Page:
Symptoms A-Z

Gum Swelling Symptoms, Causes & Common Questions

Understand your gum swelling symptoms, including 5 causes & common questions.

An image depicting a person suffering from gum swelling symptoms

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Contents

  1. Symptoms
  2. Causes
  3. 5 Possible Gum Swelling Conditions
  4. Treatments and Relief
  5. Questions Your Doctor May Ask
  6. Statistics
  7. References

Gum Swelling Symptoms

You probably do not think about your gums on a daily basis. At best, they get a second look when you smile in the mirror. Just like the rest of the body, however, they can be prone to issues. The mouth stays active throughout the day, so gum swelling symptoms are quickly noticed, but how to cure them may not be so obvious. [7,8]

When we brush our teeth, the focus is often on keeping the teeth clean, but the gums are just as important to keep healthy. Gums help protect the mouth, and subsequently the body, from infection. Gum swelling symptoms could be a sign of gum issues and should not be ignored. [1,6]

Symptoms of gum swelling are:

  • Red gums. [1]
  • Bad breath. [9]
  • Bad taste in the mouth. [10]
  • Gum bleeding. [7]
  • Gums that are tender to the touch. [1]

Gums are soft tissue that line the mouth, providing a tight seal around the teeth. Their most important function is protecting the deeper tissue in the mouth from a wide range of periodontal issues. [1,6]

Gum Swelling Causes

There are only a few significant causes of gum swelling, but they are all notable. Sometimes a specific event is readily attributed to the swelling or maybe it was suddenly noticeable one morning. [1]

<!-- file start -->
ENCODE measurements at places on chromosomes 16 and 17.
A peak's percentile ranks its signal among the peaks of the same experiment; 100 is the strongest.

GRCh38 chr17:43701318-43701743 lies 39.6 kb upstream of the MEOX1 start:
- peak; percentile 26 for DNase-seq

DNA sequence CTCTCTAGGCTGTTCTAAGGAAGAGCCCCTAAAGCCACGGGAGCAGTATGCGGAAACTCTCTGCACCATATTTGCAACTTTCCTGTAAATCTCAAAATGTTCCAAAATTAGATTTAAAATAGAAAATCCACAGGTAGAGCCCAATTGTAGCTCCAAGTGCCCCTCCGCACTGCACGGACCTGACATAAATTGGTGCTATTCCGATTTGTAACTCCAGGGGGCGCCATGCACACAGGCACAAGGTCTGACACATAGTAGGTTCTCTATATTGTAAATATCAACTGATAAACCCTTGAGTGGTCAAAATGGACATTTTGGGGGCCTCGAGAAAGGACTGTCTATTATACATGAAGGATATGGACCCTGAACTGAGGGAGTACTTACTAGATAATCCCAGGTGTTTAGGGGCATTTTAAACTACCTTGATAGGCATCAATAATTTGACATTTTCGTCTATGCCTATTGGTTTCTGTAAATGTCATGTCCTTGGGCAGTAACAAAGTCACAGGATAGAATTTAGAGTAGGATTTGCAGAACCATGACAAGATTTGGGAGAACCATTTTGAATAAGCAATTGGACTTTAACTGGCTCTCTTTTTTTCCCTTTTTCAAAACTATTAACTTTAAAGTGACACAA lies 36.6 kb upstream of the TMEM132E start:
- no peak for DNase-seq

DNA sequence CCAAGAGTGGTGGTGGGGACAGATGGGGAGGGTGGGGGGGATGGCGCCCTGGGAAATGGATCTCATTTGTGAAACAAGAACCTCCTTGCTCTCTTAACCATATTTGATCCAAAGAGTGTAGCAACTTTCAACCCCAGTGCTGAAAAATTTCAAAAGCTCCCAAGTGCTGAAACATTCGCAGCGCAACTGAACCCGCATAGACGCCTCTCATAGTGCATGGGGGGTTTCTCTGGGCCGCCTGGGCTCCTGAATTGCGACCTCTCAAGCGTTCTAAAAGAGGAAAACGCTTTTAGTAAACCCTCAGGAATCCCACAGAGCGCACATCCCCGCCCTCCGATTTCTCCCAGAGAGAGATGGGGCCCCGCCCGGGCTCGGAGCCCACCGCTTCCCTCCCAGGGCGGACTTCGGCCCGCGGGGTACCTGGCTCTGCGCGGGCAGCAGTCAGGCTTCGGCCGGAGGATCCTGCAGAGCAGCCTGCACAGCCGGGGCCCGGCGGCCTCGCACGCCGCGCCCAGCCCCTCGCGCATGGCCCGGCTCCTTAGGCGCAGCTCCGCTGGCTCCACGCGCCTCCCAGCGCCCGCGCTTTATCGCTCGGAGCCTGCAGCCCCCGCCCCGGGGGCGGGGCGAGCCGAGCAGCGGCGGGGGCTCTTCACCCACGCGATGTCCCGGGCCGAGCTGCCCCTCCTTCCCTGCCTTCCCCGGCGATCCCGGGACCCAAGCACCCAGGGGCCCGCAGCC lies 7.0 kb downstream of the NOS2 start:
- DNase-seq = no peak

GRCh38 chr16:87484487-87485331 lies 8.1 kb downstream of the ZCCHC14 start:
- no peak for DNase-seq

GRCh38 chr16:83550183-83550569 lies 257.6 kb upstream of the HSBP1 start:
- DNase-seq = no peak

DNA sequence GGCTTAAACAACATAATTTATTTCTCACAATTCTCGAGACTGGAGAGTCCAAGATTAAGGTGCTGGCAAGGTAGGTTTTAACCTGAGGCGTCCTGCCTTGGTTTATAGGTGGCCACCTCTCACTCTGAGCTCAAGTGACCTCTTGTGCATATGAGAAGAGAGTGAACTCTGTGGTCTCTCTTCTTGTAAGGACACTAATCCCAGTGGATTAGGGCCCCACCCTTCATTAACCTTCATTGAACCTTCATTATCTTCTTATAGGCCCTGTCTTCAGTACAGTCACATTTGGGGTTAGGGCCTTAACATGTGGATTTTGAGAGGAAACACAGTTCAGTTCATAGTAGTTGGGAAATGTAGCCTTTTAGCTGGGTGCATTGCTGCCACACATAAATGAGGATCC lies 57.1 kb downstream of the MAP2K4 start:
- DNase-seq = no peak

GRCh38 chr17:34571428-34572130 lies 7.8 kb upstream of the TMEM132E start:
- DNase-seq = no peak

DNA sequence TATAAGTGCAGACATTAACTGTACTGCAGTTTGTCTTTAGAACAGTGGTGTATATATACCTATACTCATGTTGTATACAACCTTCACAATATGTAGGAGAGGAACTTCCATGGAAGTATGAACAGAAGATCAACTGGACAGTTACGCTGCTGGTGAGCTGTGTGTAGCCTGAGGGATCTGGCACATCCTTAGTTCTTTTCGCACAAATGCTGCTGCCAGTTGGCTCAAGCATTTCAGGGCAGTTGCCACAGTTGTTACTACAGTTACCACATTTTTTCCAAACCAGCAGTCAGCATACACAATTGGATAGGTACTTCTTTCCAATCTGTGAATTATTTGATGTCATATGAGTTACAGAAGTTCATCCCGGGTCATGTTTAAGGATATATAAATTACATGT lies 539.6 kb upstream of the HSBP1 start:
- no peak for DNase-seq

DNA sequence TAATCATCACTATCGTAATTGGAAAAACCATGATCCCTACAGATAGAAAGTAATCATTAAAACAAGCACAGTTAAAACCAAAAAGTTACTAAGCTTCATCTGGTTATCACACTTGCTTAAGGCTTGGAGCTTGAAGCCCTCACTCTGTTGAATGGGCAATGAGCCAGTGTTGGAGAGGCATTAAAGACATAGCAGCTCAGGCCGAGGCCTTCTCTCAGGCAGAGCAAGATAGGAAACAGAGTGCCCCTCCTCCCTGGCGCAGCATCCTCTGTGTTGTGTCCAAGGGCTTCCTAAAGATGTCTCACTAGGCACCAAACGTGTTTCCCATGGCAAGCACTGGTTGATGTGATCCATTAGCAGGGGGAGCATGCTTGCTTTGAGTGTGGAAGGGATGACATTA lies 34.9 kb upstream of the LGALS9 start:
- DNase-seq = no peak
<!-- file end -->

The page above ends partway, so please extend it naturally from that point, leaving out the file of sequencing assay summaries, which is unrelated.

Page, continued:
Environmental causes:

  • Trauma: Significant impact to the mouth can result in gum swelling symptoms and bleeding. [2]
  • Diet: A poor diet and malnutrition could result in swollen gums. Scurvy occurs from a severe deficiency of vitamin C. [3]
  • Oral Products: Gum swelling may be a product of what goes in the mouth. For example, poorly fitting dentures, reactions to toothpaste/mouthwash, and certain medicinal side effects. [1,4]
  • Hormonal: Increased blood flow to the gums from hormonal changes can cause them to swell. This condition often occurs during pregnancy. [5]
  • Oral Hygiene: Not taking care of your mouth through brushing, flossing, and professional cleaning can lead to swelling. [3]

Inflammatory causes:

  • Infections: Bacterial infections and ulcers in the gums often lead to swelling. The most common inflammatory infection is gingivitis. [1]
  • Autoimmune: Autoimmune disorders cause dysfunction of the body in a variety of ways. For the gums, swelling can result from conditions related to dry mouth. [6]

5 Possible Gum Swelling Conditions

The list below shows results from the use of our quiz by Buoy users who experienced gum swelling. This list does not constitute medical advice and may not accurately represent what you have.

Gingivitis

Gingivitis is the inflammation of the gums. It is typically caused by poor dental hygiene and the buildup of bacteria. Its hallmark symptoms are swollen, discolored, bleeding gums. The main risk factors for the development of the disease are increasing age, smoking, and dry mouth. It is both treatable and ...

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Acute necrotizing ulcerative gingivitis (anug)